Eliminating health disparities between races is a goal of many groups and organizations, but a team of sociologists suggests that finding the reasons for the differences in the timing of black and white deaths may be trickier than once thought. Interventions to reduce this disparity may be more effective if they target sex, as well as race. "With regard to policy, our results indicate the importance of sex-specific intervention to reduce racial disparities," the researchers said. "In the case of HIV/AIDS, for example, there is greater potential for significant reduction of the racial gap when men are targeted. The opposite is true for heart disease and diabetes, where interventions focused on women are more likely to narrow the gap."
17 December 2014 | Science Daily
There is no one particular reason for Greece’s stringent policies on HIV. Rather, the combination of political power plays, economic instability, and societal fear planted the seeds for criminalization of the disease.
10 December 2014 | The Politic
Carla Koppell, USAID’s chief strategy officer, discusses linkages between gender-based violence prevention and efforts to reduce the spread of HIV: "This week we mark World AIDS Day. Appropriately, it occurs during the Sixteen Days of Activism Against Gender-Based Violence. Why so appropriate? Because we know that gender-based violence (GBV) prevention and response are critical to effectively treating and reducing the spread of HIV. Though not always self-evident, the connection is clear."
09 December 2014 | USAID
Infection rates among young gay men are on the rise—and veterans of the fight against AIDS are struggling to find a way to get the message out to the next generation.
03 December 2014 | Daily Beast
Just 30 percent of Americans living with HIV have the virus in check, putting others at risk of infection, U.S. health officials said yesterday. The report by the U.S. Centers for Disease Control and Prevention (CDC) found that 840,000 of the 1.2 million people infected with HIV in 2011 were not consistently taking anti-HIV drugs that keep the virus suppressed at very low levels.
26 November 2014 | Reuters
Despite many efforts to fight racial disparities in HIV rates among men who have sex with men (MSM), black MSM will likely continue to have disproportionately high HIV rates for decades. A modeling analysis projects how varying rates of HIV testing and retention in HIV care would affect racial disparities between black and white MSM.
21 November 2014 | AIDSMeds
While the nationwide battle to reduce HIV rates continues, it has been revealed that knowledge on HIV does not always translate into safer sexual behaviour for the most-at-risk populations (MARPs). This is noted in a recently released KMCC abridged report titled; 'Long-distance truck drivers and HIV/Aids in Uganda: synthesis of information and evidence to inform response.' The report states that although majority of long- distance truck drivers are aware that engaging in unprotected sex and having multiple sexual partners increases the risk of acquiring HIV, safe sex is largely inconsistent.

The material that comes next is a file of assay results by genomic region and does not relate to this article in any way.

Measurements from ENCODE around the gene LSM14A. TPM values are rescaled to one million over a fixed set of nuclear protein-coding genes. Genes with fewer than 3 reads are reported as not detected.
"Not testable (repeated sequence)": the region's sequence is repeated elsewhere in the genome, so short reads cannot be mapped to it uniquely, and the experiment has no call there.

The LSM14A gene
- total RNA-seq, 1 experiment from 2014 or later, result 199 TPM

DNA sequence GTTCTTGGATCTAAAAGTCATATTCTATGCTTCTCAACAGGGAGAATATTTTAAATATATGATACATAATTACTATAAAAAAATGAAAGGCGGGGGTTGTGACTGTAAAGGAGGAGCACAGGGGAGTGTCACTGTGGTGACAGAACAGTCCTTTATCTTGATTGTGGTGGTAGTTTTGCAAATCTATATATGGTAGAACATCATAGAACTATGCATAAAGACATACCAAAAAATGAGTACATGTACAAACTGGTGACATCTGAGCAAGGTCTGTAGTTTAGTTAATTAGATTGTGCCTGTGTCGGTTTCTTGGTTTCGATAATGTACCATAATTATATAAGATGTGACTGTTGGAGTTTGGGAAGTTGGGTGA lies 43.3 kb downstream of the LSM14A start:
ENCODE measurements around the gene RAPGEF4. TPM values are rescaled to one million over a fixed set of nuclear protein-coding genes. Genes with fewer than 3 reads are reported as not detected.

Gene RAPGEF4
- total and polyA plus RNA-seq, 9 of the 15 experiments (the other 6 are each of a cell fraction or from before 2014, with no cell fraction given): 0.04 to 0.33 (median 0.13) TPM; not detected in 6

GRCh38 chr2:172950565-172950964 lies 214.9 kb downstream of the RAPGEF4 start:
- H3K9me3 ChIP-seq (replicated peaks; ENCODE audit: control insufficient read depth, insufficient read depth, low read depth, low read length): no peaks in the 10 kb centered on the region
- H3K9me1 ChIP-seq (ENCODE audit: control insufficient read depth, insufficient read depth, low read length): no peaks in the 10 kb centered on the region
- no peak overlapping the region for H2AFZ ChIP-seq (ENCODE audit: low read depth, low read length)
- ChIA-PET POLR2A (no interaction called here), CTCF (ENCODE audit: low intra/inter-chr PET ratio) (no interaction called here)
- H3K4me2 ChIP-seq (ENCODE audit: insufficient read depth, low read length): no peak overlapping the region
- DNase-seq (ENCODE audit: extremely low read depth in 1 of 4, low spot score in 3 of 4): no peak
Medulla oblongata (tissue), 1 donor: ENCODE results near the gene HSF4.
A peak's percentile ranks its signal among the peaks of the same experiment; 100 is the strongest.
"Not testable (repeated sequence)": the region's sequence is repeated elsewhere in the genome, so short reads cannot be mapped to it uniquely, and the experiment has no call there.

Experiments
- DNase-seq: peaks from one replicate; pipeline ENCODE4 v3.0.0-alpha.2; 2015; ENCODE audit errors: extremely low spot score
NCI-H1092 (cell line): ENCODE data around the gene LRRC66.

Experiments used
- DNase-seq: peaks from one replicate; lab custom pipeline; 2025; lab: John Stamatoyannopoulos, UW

26 October 2014 | AllAfrica
LGBT academic Ian Lekus compares the furore around PrEP with the one that met the development of the contraceptive pill: "Acknowledged or not, PrEP users — and for that matter, three decades-plus of HIV/AIDS activism — build directly on how the Pill’s early adopters challenged the presumed omniscience of medical authorities. The experiences of the Pill’s first users also remind us to keep a critical eye trained on those institutions and narratives that circumscribe the quest for balancing health, desire, and autonomy."
25 September 2014 | Nursing Clio
It was long assumed that a major driver of the vastly greater prevalence of HIV infection in Zimbabwe, South Africa and other epicenters of the African HIV epidemic is intergeneratioal sex - sepcifically, young women having sexual realtionships with older "sugar daddies". Contrary to expectations, a recent high-quality, longitudinal study showed that participation in intergenerational sex did not impact the likelihood of contracting HIV infection.
05 September 2014 | Scientific American
In 2008, a consortium of concerned international NGOs and advocacy organisations introduced the NGO Code of Conduct for Health System Strengthening, which highlighted how disproportionate funding for NGOs, rather than for public sector health systems, has undermined public services in many developing countries.The NGO Code of Conduct outlines a set of proposed best practices for NGOs to support local public services. However, after promoting the NGO Code of Conduct for 5 years, the behaviour of some NGOs seems unlikely to change unless donors hold them accountable for adhering to these best practices.
27 August 2014 | The Lancet